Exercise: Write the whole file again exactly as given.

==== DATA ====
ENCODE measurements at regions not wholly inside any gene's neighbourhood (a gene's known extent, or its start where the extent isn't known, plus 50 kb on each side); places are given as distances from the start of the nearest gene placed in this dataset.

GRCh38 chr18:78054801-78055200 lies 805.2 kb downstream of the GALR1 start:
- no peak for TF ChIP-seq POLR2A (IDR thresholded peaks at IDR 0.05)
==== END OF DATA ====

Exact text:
ENCODE measurements at regions not wholly inside any gene's neighbourhood (a gene's known extent, or its start where the extent isn't known, plus 50 kb on each side); places are given as distances from the start of the nearest gene placed in this dataset.

GRCh38 chr18:78054801-78055200 lies 805.2 kb downstream of the GALR1 start:
- no peak for TF ChIP-seq POLR2A (IDR thresholded peaks at IDR 0.05)